Hi, Amy! I keep getting emails from Google saying that I am close to being out of Gmail storage. Of course, they just want me to buy some. Is there a good way to free this up?

-MC

 

Great question, M,

Yes, there are some easy steps you can take to free up some space!

First, make sure it’s actually Gmail taking up your Google account space (and not Google Drive or Google Photos).

To see how your Google storage is being used, visit: https://one.google.com/storage

Once you know who the culprit is, you can decide where you need to clear space. Since your question was about how to free up space in Gmail (and we assume that’s causing the trouble) here are some steps to follow to clear out your email.

1. Permanently delete LARGE emails

  • Go to ‘All Mail” in the sidebar (which is basically your “archive”)
  • In the Search mail” box at the top type:    has:attachment larger:10MB
  • Hit “Enter
  • Select the emails you don’t need, then click “Delete”
  • Continue the process by replacing the number “10” with higher or lower numbers” subsequently.

2. Empty your trash

  • On the left, click “Trash” (You might have to select the down arrow for “More” to expand and find “Trash”.)
  • At the very top, select the checkbox so it will select all the emails on that page, then click “Delete Forever”

Please know that you cannot retrieve these emails once you delete them from the trash. However, don’t let that scare you. You deleted them initially for a reason!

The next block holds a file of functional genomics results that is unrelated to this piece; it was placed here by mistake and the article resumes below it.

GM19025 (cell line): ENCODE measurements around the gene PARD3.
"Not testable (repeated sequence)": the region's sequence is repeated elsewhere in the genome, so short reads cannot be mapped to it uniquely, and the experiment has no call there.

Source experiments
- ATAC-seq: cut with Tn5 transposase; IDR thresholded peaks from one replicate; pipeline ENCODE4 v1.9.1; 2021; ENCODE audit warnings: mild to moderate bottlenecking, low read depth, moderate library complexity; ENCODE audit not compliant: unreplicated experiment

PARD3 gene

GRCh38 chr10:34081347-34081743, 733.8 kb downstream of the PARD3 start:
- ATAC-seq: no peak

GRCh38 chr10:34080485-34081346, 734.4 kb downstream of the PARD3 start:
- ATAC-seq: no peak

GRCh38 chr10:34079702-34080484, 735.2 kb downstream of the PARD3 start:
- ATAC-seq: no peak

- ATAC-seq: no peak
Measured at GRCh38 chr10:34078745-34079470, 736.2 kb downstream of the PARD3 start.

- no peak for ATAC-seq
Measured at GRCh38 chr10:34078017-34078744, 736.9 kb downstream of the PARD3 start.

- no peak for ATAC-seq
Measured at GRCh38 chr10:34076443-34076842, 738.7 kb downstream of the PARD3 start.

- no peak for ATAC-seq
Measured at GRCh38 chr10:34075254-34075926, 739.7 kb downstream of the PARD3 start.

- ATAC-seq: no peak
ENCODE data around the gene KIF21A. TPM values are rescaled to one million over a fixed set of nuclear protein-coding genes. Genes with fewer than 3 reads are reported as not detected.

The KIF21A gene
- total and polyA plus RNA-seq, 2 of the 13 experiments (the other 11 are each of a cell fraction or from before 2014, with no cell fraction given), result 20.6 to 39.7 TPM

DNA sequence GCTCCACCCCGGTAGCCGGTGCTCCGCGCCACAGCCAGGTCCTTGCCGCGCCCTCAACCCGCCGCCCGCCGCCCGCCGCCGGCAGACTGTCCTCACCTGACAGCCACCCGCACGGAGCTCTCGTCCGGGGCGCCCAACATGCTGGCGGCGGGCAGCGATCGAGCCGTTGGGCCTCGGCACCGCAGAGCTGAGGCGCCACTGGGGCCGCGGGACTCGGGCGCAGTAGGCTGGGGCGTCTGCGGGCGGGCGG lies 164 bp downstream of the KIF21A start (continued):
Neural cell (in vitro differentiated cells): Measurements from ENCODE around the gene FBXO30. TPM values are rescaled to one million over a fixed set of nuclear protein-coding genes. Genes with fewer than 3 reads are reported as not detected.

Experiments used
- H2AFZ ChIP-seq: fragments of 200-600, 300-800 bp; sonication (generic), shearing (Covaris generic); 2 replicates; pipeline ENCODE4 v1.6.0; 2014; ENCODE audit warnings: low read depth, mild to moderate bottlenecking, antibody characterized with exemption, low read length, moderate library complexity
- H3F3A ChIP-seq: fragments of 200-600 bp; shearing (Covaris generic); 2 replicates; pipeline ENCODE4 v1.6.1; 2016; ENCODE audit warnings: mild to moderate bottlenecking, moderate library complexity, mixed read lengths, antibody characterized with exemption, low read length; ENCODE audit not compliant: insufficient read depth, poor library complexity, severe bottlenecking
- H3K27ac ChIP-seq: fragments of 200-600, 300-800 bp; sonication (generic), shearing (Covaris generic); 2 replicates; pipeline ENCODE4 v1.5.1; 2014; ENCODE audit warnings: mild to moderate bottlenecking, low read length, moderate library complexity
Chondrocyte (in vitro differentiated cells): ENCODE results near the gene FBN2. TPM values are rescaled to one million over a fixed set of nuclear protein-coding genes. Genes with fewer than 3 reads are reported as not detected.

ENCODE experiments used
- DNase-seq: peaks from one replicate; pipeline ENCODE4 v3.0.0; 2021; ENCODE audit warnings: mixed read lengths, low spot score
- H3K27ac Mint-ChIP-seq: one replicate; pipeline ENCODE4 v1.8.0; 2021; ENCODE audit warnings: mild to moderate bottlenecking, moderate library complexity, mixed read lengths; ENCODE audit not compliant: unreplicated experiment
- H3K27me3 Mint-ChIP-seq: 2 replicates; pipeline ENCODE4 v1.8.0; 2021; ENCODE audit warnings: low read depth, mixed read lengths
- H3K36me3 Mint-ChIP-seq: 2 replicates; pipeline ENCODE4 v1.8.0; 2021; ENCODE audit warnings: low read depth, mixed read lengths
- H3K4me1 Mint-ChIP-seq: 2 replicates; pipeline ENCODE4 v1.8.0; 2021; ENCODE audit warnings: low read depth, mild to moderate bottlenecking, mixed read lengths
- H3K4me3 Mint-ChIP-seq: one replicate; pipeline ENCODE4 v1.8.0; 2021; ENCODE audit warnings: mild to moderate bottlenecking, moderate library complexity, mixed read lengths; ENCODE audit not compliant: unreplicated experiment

3. Permanently delete emails in Spam

  • On the left, click “Spam”. (You might have to select the down arrow “More” to expand and find “Spam”)
  • At the top, select the checkbox so it will select all the emails on that page, then click “Delete Forever”.

You will likely have pages and pages of Trash and Spam items. It makes it much less tedious if you view the maximum number of emails per page as possible.

You can change this setting by clicking on the Settings gear at the top right of the page, then “See all settings”.
Under “General settings > Maximum Page Size, you can select the number of conversations per page up to 100.


If you find you still need space…..


 
4. Delete your oldest emails
  • Go to “All Mail”
  • In the top right corner, click on the gray text that shows how many emails you have (i.e. 1-100 of 9,617)

If you’re only seeing 25-50 emails at once, you can change how many you see per page by going into the Settings.